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From north to south, one common concern that unites mothers in India is whether their children are drinking enough milk. We are obsessed with the idea of shoving milk down the child's throat. The fixation over the amount of milk is such that the quantity of the white fluid that vanishes from the glass is directly proportional to the cheerfulness on mother's face. If you are one of these mothers, you have clicked on the right article. We are here to explore why milk is important and how much milk children need to drink.
Milk, as you rightly think, is a highly nutritious fluid. It contains proteins and fat. Protein is needed to build and repair body tissues and to form antibodies which circulate in the blood and help fight infection. Fat is essential in the diet of young children to help the brain and nervous system develop normally. Milk also contains the following nutrients: calcium, phosphorus, magnesium, and potassium. It is also a significant source of riboflavin (vitamin B2) which helps promote healthy skin and eyes, as well as vitamins A and D. So milk is indeed a wonder liquid.
Excess of everything is bad. Same goes for milk. It is good not to feed too much of milk to your child as it can interfere with the absorption of iron in the body. Milk can affect iron absorption and reduce the effectiveness of iron supplements. While this is generally not a major health issue for adults, small children who consume too much milk can become deficient in iron and might develop anemia. For this reason, it is recommended that babies under 12 months old should not be given cow's milk at all and children under 5 should be limited to 2 to 3 cups of milk per day. Another effect of drinking too much milk is that the child may feel full and hence eat less at meals. This is not recommended as eating vegetables, fruits and grains is very important. Toddlers who consume more than around 700 ml of milk a day are likely consuming less protein, fiber and iron-rich foods they need to grow and thrive. This can put them at risk for such conditions as constipation, iron-deficiency anemia, obesity, and/or poor weight gain depending on the rest of their dietary habits. Ideally toddlers and preschoolers should drink around 450 ml of milk.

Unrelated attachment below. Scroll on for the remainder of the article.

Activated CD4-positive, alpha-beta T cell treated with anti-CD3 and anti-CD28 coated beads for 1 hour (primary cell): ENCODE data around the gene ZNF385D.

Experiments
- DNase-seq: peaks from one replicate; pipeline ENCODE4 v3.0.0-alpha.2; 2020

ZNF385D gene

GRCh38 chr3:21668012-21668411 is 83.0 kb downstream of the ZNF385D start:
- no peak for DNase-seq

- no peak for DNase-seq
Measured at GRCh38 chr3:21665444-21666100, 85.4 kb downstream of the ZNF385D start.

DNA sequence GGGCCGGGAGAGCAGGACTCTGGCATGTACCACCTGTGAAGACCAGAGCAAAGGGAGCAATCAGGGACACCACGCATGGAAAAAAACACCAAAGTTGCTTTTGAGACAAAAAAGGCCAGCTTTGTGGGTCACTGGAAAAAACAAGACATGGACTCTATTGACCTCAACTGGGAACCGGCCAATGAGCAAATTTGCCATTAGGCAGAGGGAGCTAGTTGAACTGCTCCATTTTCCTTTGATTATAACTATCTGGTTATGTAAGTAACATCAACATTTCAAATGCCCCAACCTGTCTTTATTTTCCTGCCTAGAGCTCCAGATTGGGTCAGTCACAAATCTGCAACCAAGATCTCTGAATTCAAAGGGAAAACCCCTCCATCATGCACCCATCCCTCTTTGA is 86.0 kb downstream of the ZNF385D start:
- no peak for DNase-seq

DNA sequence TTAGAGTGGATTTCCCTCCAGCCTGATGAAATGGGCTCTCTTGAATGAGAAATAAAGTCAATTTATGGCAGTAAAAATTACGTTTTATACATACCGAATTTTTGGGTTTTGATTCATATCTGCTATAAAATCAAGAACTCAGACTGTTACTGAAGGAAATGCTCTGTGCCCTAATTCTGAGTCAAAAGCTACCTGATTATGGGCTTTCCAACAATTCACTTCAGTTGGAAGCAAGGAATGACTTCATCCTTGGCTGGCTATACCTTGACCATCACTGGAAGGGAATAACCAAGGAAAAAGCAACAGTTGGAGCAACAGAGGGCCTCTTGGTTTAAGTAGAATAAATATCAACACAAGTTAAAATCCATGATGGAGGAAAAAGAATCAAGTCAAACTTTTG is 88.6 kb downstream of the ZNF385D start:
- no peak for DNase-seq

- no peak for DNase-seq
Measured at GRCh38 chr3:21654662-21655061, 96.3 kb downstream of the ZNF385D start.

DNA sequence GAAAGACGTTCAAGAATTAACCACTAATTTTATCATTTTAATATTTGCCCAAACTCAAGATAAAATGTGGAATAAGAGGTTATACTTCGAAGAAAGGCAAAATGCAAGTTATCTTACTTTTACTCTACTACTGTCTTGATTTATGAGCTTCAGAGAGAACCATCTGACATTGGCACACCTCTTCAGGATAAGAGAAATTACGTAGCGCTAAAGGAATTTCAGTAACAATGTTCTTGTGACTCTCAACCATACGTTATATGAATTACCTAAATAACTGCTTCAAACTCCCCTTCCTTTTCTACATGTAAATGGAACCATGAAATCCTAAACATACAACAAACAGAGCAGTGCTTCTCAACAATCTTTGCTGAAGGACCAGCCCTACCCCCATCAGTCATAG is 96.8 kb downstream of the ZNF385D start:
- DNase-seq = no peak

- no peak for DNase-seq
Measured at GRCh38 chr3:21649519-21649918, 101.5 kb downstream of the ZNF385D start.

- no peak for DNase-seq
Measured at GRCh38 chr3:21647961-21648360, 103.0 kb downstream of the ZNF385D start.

We have now a fair idea of how much milk is good for the child but there are many children who frown at the sight of a glass of milk. If your child is one of them, I have good news for you. The total required intake of milk is not counted only in the amount drunk from a glass; the milk added to porridge is equally good. If your child eats oats / porridge, mission accomplished! What I do on days my son goes on a milk strike, I dip roti in hot milk and add a pinch of sugar and my little boy gladly eats it. Try it out and do not forget to share if it worked. I would also love to know your tricks to add milk to your baby's diet,please share.
What if your child still does not budge and refuses milk in all forms? Should you panic? The answer is no. Don't worry mamma dearest, just add yoghurt and cheese to your child's diet. 500 ml of dairy in any form (milk/yoghurt/cheese) for children up to 8 years and 750 ml for older children is fine. They will take care of your child's needs. So put your feet up and enjoy a glass of lassi! May be your child likes it too?
Pic courtesy google
*This article came up after a lot of research on the topic. It is still advised to consult your pediatrician if you have concerns.